the overthrow of the Tokugawa shogunate of Japan in 1868, restoring power at long last to the emperor Meiji
US navy commodore who in 1853 presented the ultimatum that led Japan to open itself to more normal relations with the outside world
two wars fought between Western powers and China (1839-1842 and 1856-1858) after China tried to restrict the importation of foreign goods, especially opium; China lost both wars and was forced to make major concessions
Russo-Japanese War, 1904-1905
ending in a Japanese victory, this war established Japan as a formidable military competitor in East Asia and precipitated the Russian Revolution of 1905
armed retainers of the Japanese feudal lords, famed for their martial skills and loyalty; in the Tokugawa shogunate, they gradually became an administrative elite, but they did not lose their special privileges until the Meiji restoration
China's program of internal reform in the 1860s and 1870s, based on vigorous application of Confucian principles and limited borrowing from the West
Ottoman sultan (reigned 1789-1807) who attempted significant reforms of his empire, including the implementation of new military and administrative structures
"the sick man of Europe"
Western Europe's unkind nickname for the Ottoman Empire in the nineteenth and early twentieth centuries, a name based on the sultans' inability to prevent Western takeover of many regions and to deal with internal problems; it fails to recognize serious reform efforts in the Ottoman state during this period
an application of the concept "survival of the fittest" to human history in the nineteenth century
massive Chinese rebellion that devastated much of the country between 1850 and 1864; it was based on the millenarian teachings of Hong Xiuquan
important reform measures undertaken in the Ottoman Empire beginning in 1839; the first word of this is a term that means "reorganization"
rulers of Japan from 1600 to 1868
series of nineteenth-century treaties in which China made major concessions to Western powers
group of would-be reformers in the mid-nineteenth-century Ottoman Empire that included lower-level officials, military officers, and writers; they urged the extension of Westernizing reforms to the political system
movement of Turkish military and civilian elites that developed circa 1900, eventually bringing down the Ottoman Empire
Africanization of Christianity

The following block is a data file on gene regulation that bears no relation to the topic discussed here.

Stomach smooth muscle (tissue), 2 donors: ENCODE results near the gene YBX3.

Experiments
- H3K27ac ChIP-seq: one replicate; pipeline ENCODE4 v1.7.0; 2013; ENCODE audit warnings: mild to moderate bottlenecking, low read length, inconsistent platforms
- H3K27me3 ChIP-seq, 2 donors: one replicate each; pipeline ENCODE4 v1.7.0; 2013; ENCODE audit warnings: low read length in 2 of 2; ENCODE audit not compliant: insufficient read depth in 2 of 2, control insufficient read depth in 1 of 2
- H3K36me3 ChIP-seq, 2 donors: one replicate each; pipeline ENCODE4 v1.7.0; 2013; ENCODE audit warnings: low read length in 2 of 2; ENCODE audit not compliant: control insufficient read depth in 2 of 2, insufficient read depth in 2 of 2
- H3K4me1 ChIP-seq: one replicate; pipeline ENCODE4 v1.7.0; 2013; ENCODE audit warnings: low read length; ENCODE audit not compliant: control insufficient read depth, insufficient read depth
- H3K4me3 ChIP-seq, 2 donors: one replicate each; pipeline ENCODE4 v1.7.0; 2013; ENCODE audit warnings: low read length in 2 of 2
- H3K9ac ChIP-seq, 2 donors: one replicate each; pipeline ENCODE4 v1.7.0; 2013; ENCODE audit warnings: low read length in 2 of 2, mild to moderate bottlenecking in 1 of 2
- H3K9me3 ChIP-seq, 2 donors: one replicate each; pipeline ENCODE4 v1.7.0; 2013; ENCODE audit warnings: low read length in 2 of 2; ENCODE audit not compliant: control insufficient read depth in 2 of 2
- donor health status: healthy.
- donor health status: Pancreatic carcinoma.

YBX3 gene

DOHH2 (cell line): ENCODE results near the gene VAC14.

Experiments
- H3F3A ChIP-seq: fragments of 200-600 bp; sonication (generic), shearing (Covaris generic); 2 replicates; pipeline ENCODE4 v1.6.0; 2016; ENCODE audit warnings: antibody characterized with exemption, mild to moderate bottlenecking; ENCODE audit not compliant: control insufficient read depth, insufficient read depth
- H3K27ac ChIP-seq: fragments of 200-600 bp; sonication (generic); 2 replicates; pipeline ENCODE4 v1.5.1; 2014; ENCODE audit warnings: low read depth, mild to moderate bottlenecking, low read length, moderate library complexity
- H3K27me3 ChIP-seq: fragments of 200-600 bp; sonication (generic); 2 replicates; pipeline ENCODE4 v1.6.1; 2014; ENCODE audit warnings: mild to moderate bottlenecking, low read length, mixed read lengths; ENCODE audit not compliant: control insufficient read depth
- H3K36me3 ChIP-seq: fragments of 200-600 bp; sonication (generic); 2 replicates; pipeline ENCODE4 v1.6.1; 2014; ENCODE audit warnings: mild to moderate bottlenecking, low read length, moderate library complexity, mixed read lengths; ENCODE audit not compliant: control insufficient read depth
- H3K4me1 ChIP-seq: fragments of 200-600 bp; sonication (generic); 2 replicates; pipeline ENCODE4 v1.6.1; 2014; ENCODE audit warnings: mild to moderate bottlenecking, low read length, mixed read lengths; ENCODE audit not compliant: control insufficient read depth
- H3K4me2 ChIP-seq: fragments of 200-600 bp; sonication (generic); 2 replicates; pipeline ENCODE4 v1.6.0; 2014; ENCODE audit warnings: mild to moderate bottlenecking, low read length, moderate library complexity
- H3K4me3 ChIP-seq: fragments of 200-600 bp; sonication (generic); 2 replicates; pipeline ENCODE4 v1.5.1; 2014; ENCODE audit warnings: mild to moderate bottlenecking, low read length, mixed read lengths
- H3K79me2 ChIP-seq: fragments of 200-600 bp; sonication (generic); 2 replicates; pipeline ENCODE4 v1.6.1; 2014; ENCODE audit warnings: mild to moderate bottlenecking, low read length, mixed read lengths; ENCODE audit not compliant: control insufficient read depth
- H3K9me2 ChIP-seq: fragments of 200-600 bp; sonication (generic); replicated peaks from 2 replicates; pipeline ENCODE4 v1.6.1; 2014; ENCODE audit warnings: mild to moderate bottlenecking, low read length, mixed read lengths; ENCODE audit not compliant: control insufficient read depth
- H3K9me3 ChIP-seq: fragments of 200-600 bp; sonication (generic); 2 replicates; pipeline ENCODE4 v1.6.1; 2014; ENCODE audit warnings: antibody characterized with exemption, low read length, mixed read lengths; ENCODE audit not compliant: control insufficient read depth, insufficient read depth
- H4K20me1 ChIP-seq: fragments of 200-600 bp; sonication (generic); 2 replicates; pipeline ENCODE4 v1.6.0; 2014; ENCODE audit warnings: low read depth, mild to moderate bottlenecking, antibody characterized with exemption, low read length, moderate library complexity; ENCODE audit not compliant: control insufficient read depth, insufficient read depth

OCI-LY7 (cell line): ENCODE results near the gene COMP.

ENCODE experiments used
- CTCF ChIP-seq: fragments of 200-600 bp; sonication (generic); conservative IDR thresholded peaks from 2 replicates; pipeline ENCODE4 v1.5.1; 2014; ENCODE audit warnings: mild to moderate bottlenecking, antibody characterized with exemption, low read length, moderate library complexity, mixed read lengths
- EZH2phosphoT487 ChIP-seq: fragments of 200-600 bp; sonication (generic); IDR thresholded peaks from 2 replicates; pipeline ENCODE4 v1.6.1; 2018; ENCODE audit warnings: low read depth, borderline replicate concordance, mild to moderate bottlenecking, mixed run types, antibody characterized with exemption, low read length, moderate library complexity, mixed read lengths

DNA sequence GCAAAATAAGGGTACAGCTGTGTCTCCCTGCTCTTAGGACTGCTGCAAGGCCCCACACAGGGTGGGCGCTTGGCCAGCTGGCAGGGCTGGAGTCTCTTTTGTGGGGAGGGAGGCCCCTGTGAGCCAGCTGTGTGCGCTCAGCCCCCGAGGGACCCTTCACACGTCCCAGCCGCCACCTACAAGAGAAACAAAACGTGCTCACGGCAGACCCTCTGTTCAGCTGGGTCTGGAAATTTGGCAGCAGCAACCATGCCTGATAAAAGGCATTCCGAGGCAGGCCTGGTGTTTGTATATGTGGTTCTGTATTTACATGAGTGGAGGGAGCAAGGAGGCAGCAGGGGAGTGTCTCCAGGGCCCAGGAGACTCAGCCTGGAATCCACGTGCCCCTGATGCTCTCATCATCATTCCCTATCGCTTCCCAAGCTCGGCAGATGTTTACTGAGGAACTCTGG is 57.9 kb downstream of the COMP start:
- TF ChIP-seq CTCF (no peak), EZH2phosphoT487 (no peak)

The conversion of millions to Christianity, who maintained traditions with new Christian ideas; continued using charms and medicines, believing in old gods and spirits
System in South Africa to limit the social and political integration of whites and blacks
Prominent scholar and political leader who argued that every civilization has its own unique contribution to show the world
Large-scale agricultural production of crops to sell in the market rather than for consumption by the farmers
A pattern of European racism in Asian and African colonies, creating racial divides, and limited native access to education and the civil service system because of notions of racial superiority
European tendency to invent new distinct tribes, reinforcing that African societies were primitive (and inferior) to Europeans
Congo Free State
African nation ruled by Belgium; Leopold II's rule here is known to be the worst abuse of Europe's second wave of colonization, resulting in millions of deaths
The King of Belgium; his rule of the Congo Free State is thought of as the worst abuse of Europe's second wave of colonization, resulting in millions of deaths
System of forced labor in the Netherlands' East Indies where peasants had to cultivate at least 20 percent of their land in cash crops to sell to low and fixed prices to government contractors, who earned large profits
Indian Rebellion, 1857-1858
Massive uprising of India against British rule, known as Indian Mutiny or Sepoy Mutiny as the rebellion first broke out among Indian troops in British employ
Term used to describe areas (like Latin America and China) that were dominated by Western Powers but still retained their own governments and a measure of independence
invention of tradition
A process in many colonial states of forging ways of belonging and self-identification that defined and mythologized the region's past
scramble for Africa
The process of the European countries' partition of Africa in the late 19th century
Leading religious figure in 19th century India; advocate of revived Hinduism and its mission to reach out to the spiritually impoverished West
The main beneficiaries in Western colonies in Asia and Africa; schooled in the imperial power's language and practices, became a part of the social hierarchy, but led anticolonial movements due to inequality to win equal state to colonizers